The Transport Secretary, who orchestrated the Prime Minister’s leadership campaign, is understood to have told friends he will not tolerate any more “softening” of Brexit.
His fellow Cabinet Brexiteers Penny Mordaunt and Esther McVey are also on “resignation watch” having expressed their dissatisfaction with the Government’s proposals, set out in its controversial White Paper.
Its contents prompted Brexit secretary David Davis and foreign secretary Boris Johnson to resign after it was presented during a Cabinet away day at Chequers.
In an interview with the Sunday Express, Mr Davis said Ms Mordaunt, the International Development Secretary, and Work and Pensions Secretary Ms McVey were the next most vehemently opposed to the plans.
Theresa May is bracing herself for more resignations amid claims Chris Grayling will stand down
A source close to Mr Grayling said: “Chris wants progress but not at any price. He can just about live with Chequers, but if Brussels pushes its luck, he’ll have no choice but to fall on his sword.”
The revelation comes as leaked minutes of the July 6 summit at the Prime Minister’s country retreat in Buckinghamshire suggested Andrea Leadsom “hated” the compromise deal proposed, which would bind the UK to EU rules and regulations on goods and agrifoods post Brexit.
Claiming it betrayed the referendum result, the Leader of the House of Commons reportedly accused fellow ministers and officials of “arrogance”.
The leak is intended to embarrass the one-time Tory leadership contender because she publicly backed the deal, saying: “Theresa is absolutely sticking to delivering the will of the people.”
Penny Mordaunt (left) and Esther McVey are also on “resignation watch”
International Trade Secretary Liam Fox agreed to abide by collective Cabinet responsibility after receiving assurances the deal would not scupper Britain’s chances of signing free trade deals with non-EU countries, while insiders say fellow Brexiteer Michael Gove is biding his time because he believes he can “rescue Brexit” once we leave in March – a theory described as “cloud cuckoo-land thinking” by one senior Tory MP.
Brexiteers have declared the Chequers deal “dead” after passing a series of amendments to the Customs Bill last week which contradict key paragraphs, while the EU’s chief negotiator Michel Barnier effectively rejected the White Paper on Friday.
Hardline Brexiteer Jacob Rees-Mogg said yesterday he now believes the most likely outcome is Britain adopting World Trade Organisation terms – in effect, a no deal.
He said: “WTO is nothing to be frightened of.
I don’t think we necessarily need the theatrics of walking away, but the truth is that WTO is likely to be all they will offer us
“I don’t think we necessarily need the theatrics of walking away, but the truth is that WTO is likely to be all they will offer us.”
Yet last night Downing Street stood by the proposals, with Mrs May declaring that Cabinet ministers would spend the summer travelling across Europe to “promote the benefits” of the deal.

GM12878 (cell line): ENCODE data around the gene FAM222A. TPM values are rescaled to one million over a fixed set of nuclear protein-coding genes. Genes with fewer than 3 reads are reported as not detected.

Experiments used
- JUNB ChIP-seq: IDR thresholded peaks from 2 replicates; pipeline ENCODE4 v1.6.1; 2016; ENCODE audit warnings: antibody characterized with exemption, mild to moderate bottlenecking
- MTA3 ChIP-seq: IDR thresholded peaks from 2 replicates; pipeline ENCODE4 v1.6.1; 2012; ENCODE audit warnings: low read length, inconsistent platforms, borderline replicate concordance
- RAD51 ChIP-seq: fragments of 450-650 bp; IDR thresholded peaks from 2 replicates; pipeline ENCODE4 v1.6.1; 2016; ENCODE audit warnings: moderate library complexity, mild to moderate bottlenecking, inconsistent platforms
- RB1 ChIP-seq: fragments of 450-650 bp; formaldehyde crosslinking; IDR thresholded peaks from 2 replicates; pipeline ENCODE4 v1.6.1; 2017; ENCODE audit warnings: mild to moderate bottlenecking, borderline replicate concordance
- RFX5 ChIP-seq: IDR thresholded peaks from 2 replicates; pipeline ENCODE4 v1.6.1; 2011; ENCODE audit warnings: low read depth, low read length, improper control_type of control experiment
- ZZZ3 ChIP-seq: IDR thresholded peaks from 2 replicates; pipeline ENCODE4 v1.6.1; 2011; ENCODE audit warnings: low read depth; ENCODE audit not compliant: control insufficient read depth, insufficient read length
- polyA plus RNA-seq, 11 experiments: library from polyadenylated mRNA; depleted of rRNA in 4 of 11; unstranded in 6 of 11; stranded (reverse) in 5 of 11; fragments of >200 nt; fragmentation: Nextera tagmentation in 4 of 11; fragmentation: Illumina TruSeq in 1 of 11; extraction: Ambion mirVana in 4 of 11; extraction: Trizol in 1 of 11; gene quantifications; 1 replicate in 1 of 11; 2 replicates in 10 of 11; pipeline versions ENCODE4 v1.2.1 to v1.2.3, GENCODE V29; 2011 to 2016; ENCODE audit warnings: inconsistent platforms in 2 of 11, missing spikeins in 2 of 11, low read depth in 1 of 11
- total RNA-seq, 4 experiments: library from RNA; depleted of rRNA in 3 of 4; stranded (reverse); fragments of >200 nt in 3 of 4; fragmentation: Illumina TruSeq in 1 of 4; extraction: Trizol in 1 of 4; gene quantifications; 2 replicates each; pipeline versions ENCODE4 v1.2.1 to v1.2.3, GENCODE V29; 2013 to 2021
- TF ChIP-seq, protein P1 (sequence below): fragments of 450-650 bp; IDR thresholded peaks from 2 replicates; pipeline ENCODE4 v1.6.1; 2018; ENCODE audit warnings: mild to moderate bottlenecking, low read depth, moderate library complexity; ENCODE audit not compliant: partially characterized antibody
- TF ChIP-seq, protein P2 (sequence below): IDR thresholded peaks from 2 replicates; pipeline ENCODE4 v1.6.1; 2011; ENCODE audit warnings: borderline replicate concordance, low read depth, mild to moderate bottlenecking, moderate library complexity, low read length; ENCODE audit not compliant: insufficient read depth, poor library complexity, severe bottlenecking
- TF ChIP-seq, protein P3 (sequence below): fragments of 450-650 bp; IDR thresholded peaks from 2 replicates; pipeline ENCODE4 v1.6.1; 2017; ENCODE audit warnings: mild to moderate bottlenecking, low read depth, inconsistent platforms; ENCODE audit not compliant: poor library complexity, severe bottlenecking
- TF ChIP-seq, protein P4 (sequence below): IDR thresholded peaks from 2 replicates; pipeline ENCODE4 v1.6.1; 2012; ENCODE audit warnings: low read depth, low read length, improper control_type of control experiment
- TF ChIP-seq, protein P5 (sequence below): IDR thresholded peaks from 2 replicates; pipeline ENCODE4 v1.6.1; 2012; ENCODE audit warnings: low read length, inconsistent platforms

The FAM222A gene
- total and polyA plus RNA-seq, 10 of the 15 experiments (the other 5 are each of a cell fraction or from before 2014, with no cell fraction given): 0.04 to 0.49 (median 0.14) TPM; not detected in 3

She said: “The White Paper sets out in detail our proposal for an unprecedented economic and security partnership. It is the right approach for the UK and the EU.
“We must step up the pace of negotiations and get on to deliver a good deal. We both know the clock is ticking – let’s get on with it.”
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The Prime Minister will take the lead on the European visits by meeting Austrian Chancellor Sebastian Kurz, Czech prime minister Andrej Babis and Estonian prime minister Juri Ratas next week. Number 10 said that since the White Paper launch there have been more than 90 calls to European ministers and more than 350 calls from senior officials to set out the deal.
Brexiteers, meanwhile, are planning their own summer campaign to “kill off” the deal.
They have drawn up a rota to make sure they can hit the airwaves to make the counter arguments.
Meanwhile, rumours are swirling in Westminster that MPs will be told not to return after recess on September 4 but go straight into conference season because of “building works” to protect Mrs May from a leadership bid after the summer.
Jacob Rees-Mogg said he now believes the most likely outcome is Britain adopting WTO terms
Backbenchers led by Andrea Jenkyns are pushing for a vote of no confidence now while Brexiteer heavyweights including former leader Iain Duncan Smith and Mr Rees-Mogg are opposed to the idea, arguing it is too much of a distraction. If Mrs May wins the vote, her leadership cannot be challenged again for 12 months.
Civil war broke out in senior Tory ranks after party chairman Brandon Lewis threatened to withdraw funding from MPs like Ms Jenkyns.
Mr Duncan Smith said: “It never worked in John Major’s day and it won’t work now.
“We are a united party. You tolerate dissent but you support colleagues because without them winning their seats you don’t have a majority.
“So we need Andrea back, and everyone else back. The party exists to be in government, that’s its purpose, the rest is politics.”
The wrangling comes as support for Ukip surged to eight per cent last week, according to an Opinium poll.